The People, etc., respondent, v. Carlos Castillo, appellant.

Reset A A Font size: Print

Supreme Court, Appellate Division, Second Department, New York.

The People, etc., respondent, v. Carlos Castillo, appellant.


Decided: July 25, 2018

ALAN D. SCHEINKMAN, P.J. JEFFREY A. COHEN COLLEEN D. DUFFY FRANCESCA E. CONNOLLY, JJ. Robert Schuster, Mt. Kisco, N.Y. (John Lewis of counsel), for appellant. Anthony A. Scarpino, Jr., District Attorney, White Plains, N.Y. (Raffaelina Gianfrancesco and William C. Milaccio of counsel), for respondent.

Argued—March 29, 2018


Appeal by the defendant from a judgment of the County Court, Westchester County (Anne E. Minihan, J.), rendered April 5, 2017, convicting him of robbery in the second degree, grand larceny in the fourth degree, and attempted assault in the third degree (two counts), after a nonjury trial, and imposing sentence.

ORDERED that the judgment is affirmed.

The defendant was charged with robbery in the second degree, grand larceny in the fourth degree, and two counts of attempted assault in the third degree.  At a nonjury trial, the People presented eyewitness testimony that the defendant approached one of the complainants at a party and asked him about his wristwatch.  The complainants testified that, after they left the party, the defendant and another person attacked them on the sidewalk and stole the wristwatch.  The complainants further testified that, after the robbery, but prior to reporting it to the police, they viewed photographs of the defendant on Facebook.  The court found the defendant guilty of all charges.  The defendant appeals.

Viewing the evidence in the light most favorable to the prosecution (see People v. Contes, 60 N.Y.2d 620), we find that it was legally sufficient to establish the defendant's guilt beyond a reasonable doubt.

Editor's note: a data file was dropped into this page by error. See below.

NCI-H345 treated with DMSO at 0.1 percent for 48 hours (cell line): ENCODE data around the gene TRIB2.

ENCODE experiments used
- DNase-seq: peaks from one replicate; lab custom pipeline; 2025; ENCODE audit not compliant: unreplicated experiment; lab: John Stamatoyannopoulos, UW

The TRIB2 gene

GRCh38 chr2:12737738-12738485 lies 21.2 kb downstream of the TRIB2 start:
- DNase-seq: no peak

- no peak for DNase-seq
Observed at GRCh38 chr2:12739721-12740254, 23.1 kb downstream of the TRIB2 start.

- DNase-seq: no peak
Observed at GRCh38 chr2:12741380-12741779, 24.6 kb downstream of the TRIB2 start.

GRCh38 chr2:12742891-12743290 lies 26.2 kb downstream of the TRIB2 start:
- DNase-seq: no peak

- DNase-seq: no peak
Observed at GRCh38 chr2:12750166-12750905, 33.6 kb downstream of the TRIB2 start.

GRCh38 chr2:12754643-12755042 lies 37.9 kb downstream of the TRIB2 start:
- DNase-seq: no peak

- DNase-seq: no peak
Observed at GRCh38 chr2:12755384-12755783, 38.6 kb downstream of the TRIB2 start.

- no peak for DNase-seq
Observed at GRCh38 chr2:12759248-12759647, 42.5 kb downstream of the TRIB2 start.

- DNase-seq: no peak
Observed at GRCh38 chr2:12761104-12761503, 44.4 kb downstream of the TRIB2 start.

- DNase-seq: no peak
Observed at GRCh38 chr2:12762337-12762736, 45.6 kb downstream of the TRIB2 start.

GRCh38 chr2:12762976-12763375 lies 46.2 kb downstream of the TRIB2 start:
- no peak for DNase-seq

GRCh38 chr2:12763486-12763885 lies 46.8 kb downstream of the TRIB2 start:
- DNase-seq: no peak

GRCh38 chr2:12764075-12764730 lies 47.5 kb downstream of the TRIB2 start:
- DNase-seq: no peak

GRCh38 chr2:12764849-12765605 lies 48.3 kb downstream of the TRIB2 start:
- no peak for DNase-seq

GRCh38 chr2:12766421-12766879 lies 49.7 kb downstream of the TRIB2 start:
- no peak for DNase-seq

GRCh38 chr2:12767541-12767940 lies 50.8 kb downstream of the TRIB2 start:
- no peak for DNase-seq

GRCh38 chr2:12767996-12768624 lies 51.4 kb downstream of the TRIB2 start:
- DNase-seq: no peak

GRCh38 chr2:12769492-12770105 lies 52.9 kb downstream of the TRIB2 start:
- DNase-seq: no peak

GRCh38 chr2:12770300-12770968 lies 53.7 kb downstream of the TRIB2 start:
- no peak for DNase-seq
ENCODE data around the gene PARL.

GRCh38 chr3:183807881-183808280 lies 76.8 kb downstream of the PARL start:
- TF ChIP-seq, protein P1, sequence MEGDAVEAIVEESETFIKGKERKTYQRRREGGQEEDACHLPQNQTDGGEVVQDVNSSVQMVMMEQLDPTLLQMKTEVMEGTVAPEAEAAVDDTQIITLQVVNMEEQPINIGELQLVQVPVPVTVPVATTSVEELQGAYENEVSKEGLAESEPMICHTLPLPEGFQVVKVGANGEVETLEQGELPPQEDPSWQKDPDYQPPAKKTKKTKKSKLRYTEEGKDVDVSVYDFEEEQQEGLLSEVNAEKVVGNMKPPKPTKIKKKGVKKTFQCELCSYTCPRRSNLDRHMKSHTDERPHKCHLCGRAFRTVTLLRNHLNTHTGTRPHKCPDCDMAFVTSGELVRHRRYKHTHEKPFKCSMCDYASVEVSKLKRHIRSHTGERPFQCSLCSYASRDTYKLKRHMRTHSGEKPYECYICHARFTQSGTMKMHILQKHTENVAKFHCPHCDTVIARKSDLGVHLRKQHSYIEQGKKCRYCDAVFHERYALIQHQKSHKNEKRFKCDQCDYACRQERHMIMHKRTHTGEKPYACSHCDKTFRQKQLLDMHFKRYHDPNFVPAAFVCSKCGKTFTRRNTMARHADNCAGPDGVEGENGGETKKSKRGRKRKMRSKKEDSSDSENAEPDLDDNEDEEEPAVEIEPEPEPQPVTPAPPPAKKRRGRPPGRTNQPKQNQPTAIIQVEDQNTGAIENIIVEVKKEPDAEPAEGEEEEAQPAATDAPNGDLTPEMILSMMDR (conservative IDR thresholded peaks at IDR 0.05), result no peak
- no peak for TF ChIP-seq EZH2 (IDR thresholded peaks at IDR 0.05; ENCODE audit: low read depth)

In fulfilling our responsibility to conduct an independent review of the weight of the evidence (see CPL 470.15[5];  People v. Danielson, 9 NY3d 342), we nevertheless accord great deference to the factfinder's opportunity to view the witnesses, hear testimony, and observe demeanor (see People v. Mateo, 2 NY3d 383).  “[T]he appropriate standard for evaluating [a] weight of the evidence argument is the same, regardless of whether the factfinder was a judge or jury” (People v. Rojas, 80 AD3d 782, 782 [internal quotation marks omitted] ).  We disagree with the defendant's contention that the complainants' viewing of photographs of him after the robbery undermined the reliability of their in-court identifications of him.  Both complainants testified that they had an opportunity to observe the defendant during the robbery and that they recognized him from earlier that night at the party.  Accordingly, upon our review of the record, we are satisfied that the verdict of guilt was not against the weight of the evidence (see People v. Romero, 7 NY3d 633).



Aprilanne Agostino

Clerk of the Court